The CBV story

The CBV story has parallels with many innovative family businesses in Australia.

Alf Collins Jr

Working closely with leading edge technology and science, and utilizing their energy and ambition to really make a difference to their terms of trade, all family members  expended a huge effort in time, energy and intellect to develop the CBV herd. The cattle that Alf Sr took to Belah Valley in 1981 reflected many of the traits that his father had the courage and foresight to develop from 1956 at "Wondilla". Brahman cattle were definitely not acceptable to mainstream cattlemen at that time, but it sure made sense to Jarvis Collins Sr in the 1950’s to develop these amazing adapted cattle.

  • There were obstacles, such as scarcity of seedstock in the 1950’s, mindless discounting by meatworks buyers and ostracism by district cattlemen who feared the change from their beloved British breeds. Significantly, within 10 years most people saw the benefits and the opportunities and proceeded to upgrade their herds rapidly.
  • Our district enjoyed greater financial rewards than ever before with highly adapted cattle. The cumulative effect of their resistance to ticks, flies, worms, poor nutrition, heat and humidity combined was sensational.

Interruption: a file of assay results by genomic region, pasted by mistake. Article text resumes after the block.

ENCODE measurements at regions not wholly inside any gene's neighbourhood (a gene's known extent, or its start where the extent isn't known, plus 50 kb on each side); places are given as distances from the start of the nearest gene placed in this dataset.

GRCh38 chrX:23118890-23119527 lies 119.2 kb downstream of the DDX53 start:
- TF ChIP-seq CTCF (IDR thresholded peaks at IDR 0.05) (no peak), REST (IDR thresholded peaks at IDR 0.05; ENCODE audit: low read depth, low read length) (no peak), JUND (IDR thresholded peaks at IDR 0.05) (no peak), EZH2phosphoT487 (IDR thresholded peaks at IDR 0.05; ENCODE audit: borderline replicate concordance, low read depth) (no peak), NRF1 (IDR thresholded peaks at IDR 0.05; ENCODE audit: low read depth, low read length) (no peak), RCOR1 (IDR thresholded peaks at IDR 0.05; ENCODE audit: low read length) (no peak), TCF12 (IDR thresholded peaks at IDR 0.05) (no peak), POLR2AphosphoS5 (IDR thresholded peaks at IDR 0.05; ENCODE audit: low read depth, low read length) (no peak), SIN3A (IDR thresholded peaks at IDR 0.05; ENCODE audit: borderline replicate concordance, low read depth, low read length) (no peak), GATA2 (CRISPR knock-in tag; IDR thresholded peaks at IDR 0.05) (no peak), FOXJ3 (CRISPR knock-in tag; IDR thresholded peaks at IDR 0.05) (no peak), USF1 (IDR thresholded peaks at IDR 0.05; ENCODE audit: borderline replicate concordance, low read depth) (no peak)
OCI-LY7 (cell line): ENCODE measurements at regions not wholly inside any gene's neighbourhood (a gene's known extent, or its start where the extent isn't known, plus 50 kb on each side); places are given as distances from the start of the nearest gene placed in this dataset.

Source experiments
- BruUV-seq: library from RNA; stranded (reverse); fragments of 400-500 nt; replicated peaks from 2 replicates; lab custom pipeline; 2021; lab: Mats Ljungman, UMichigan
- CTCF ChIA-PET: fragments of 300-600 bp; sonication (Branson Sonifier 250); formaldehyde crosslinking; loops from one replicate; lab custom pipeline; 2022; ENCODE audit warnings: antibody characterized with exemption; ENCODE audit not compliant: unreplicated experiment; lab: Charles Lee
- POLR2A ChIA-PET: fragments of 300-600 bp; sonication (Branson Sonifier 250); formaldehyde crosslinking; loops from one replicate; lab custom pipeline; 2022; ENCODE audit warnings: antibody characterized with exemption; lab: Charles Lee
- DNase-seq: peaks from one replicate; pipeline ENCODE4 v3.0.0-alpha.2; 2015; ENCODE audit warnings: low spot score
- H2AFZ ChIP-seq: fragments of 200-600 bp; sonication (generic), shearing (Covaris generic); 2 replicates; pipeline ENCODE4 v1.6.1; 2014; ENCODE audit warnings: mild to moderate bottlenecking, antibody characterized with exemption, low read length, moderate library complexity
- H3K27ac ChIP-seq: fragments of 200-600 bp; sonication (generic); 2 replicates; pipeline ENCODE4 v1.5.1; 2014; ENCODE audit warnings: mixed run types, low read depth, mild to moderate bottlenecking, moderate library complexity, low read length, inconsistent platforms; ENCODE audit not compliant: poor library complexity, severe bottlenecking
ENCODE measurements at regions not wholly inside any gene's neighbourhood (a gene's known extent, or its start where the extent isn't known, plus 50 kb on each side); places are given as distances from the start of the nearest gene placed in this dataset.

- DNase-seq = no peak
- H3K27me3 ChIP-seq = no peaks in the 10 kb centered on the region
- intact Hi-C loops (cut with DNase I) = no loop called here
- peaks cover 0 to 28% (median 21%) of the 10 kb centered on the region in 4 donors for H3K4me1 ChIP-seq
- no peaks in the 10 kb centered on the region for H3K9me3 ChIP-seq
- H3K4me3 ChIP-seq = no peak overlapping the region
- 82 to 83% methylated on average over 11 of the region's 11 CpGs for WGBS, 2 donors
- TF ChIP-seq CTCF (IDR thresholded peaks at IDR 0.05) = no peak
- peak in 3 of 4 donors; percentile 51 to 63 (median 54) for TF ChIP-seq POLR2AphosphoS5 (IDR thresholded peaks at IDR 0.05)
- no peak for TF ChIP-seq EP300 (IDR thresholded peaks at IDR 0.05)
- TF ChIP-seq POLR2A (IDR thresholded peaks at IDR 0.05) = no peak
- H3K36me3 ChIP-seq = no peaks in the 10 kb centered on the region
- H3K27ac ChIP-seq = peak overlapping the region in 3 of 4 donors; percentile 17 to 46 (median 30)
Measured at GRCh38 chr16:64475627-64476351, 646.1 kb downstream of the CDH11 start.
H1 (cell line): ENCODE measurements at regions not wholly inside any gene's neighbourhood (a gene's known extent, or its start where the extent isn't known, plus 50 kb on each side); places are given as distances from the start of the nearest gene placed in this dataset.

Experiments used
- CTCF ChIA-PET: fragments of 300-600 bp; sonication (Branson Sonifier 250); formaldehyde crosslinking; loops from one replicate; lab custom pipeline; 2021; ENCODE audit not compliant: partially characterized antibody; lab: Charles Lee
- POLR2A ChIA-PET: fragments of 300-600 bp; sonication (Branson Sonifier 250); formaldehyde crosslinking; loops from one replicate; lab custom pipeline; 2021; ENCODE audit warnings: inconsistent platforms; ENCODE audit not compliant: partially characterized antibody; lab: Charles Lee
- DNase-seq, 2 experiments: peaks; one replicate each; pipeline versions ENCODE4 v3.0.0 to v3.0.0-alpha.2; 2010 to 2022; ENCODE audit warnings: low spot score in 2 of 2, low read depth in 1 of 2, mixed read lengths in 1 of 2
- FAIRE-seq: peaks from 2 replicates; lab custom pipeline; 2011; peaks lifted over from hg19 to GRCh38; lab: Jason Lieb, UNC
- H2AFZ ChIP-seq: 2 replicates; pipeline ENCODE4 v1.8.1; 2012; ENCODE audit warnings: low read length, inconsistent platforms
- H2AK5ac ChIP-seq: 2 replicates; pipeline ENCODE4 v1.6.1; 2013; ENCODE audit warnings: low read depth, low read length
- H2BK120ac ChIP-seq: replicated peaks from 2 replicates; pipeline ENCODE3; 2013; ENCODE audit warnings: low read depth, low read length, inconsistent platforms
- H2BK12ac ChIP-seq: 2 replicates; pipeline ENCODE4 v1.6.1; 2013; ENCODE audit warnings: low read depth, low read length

• At CBV, from 1981 to the present day, our management has been relentless in the development and multiplication of the traits that have greatest commercial significance. In total, this represents over 50 years of development, using steadily improving tools of analysis and selection. 

We have absolutely no tolerance of cattle that do not earn every single year. We get our share of non-performing stock and have management  strategies to convert them to beef carcases immediately when they fail.

The genetic trends reflect this strategy at CBV.

Reproduction and survival are paramount, coupled with gentle temperament, fleshy bodies and thrift at grazing.  CBV cattle are true examples of a highly adapted breed. This equates to a high speed beef machine at minimal cost.

We have received very high levels of support from researchers, scientists, clients, family and friends.  Intellectual inputs have been considerable, along with personal effort. CBV has an ongoing involvement in research and analysis every year.

Our matings commence in the dry season on October 1, to identify the most efficient adapted females, by their ability to conceive whilst lactating in very dry grazing and to hold that pregnancy, calve un-assisted, raise a sound calf and to rebreed within our low cost management.  Our stocking rate of kilograms per hectare per 100mm of rainfall is high but ecologically responsible.

Consequently earnings per hectare per financial year are optimised.